I've already said my piece on this little gem - Understanding the Helmand Campaign: British military operations in Afghanistan - to come out of Chatham House over in the comments section here, but, my, doesn't it repay a reading if, like me, you're only too conscious of not being a military or diplomatic expert.
Basically it argues that the British military have ignored their own rule book and Military Doctrine ("concentrate your forces'') in the field in Afghanistan; engaged in showy tactical operations that have put their troops in danger due to inter-regimental rivalry and a deep set disdain for anything - like peace building,for instance - except war fighting; and sought to carry out certain missions simply to justify - presumably to the other services - that their shiny new Apache helicopters really were worth it. And all written by someone with an obvious deep sympathy and respect for the British Army....
Now, at this point, one would normally be reaching for hoary old thoughts about Lions being led by Donkeys or looking up Orwell on that thing about the British Army always being prepared for the previous war, or even the one about England being a family with the wrong members in charge.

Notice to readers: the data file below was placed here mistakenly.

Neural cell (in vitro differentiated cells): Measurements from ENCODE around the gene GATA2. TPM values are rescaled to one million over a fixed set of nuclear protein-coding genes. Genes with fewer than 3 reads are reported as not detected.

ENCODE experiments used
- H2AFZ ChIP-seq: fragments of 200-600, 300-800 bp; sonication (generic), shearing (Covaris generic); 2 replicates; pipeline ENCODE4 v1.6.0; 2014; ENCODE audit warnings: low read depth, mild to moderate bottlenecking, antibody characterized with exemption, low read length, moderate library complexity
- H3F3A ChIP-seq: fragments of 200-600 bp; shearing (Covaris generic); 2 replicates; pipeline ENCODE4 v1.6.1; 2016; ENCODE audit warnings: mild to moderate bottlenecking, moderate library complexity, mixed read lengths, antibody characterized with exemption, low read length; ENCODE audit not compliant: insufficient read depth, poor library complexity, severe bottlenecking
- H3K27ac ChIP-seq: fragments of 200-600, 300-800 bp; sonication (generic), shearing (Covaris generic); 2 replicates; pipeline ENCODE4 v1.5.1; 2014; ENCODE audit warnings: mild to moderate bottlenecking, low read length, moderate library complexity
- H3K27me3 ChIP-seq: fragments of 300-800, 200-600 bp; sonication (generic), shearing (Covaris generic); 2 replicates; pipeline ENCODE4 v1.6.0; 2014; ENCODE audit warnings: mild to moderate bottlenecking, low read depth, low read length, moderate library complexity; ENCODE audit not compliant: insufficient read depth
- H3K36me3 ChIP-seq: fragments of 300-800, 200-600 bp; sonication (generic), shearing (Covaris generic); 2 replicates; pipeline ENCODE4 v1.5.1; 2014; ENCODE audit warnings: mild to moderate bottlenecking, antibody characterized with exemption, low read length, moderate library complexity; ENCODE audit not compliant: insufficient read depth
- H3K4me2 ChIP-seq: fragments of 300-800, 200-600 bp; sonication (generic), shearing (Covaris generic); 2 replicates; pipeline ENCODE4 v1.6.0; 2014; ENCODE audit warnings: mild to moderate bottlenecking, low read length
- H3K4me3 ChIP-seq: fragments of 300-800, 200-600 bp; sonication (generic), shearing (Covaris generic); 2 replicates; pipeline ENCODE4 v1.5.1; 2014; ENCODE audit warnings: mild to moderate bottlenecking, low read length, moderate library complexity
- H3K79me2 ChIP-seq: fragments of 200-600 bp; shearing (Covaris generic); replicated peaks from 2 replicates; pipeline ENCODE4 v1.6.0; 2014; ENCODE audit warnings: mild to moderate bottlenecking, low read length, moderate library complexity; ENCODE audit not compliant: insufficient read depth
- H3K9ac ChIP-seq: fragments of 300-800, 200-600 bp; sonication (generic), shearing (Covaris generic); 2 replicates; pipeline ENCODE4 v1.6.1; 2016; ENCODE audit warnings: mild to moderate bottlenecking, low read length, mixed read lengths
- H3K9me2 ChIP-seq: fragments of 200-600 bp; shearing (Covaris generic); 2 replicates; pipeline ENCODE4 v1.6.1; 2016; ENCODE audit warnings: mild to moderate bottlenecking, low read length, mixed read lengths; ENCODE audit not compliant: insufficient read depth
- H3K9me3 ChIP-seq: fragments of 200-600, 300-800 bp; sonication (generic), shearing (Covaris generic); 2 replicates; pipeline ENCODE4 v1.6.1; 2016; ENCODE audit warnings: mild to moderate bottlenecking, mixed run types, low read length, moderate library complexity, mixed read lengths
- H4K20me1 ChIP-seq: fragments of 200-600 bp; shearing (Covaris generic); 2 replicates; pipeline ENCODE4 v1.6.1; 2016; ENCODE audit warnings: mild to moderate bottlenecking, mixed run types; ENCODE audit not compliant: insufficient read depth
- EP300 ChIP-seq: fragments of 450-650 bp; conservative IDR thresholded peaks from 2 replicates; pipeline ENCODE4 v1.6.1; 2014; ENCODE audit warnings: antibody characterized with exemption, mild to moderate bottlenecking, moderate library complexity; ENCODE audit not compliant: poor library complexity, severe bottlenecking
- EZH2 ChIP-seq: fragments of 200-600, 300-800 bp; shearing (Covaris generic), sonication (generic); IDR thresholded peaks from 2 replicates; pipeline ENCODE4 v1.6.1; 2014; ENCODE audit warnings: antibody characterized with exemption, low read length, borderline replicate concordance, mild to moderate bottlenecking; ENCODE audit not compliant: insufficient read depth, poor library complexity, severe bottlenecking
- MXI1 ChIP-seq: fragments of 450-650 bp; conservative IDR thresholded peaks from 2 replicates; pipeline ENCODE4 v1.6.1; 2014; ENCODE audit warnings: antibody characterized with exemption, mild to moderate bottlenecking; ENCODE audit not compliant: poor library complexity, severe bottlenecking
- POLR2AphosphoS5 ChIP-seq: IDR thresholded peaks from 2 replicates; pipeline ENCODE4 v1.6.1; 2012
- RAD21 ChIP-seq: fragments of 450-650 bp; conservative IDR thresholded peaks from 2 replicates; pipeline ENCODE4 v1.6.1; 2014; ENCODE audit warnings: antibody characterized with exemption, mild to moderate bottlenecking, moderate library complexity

But think about it a bit more: none of those over familiar tropes actually fit the situation being described. It calls, I think, for more the sort thing that Tom P and Chris Dillow worry away at- agency theory. I've argued elsewhere that this paper suggests:
(i)No one in New Labour ('the owners') had the faintest idea of how to challenge the Army ('the Executives') at a professional level, or inject any political/strategic perspectives in the campaign;
(ii) The Chiefs of Staff (Head-honcho Executives) didn't have effective control over the middle managers leading the killing on the factory floor, all of whom seem more interested in making a name for themselves than, ahem, following the company strategy agreed by the shareholders.
Now, one quick read of a Chatham House paper does not somehow make me Mark Urban. I'm quite aware of my limitation in thinking about this area. But I have to say that the one thing more scary that an Army being sent to fight a purposeful imperial war is one where no one actually knows what they're bloody doing, and it's all a series of disconnected episodes that boil down to attempts to fight bureaucratic turf wars and climb the greasy pole....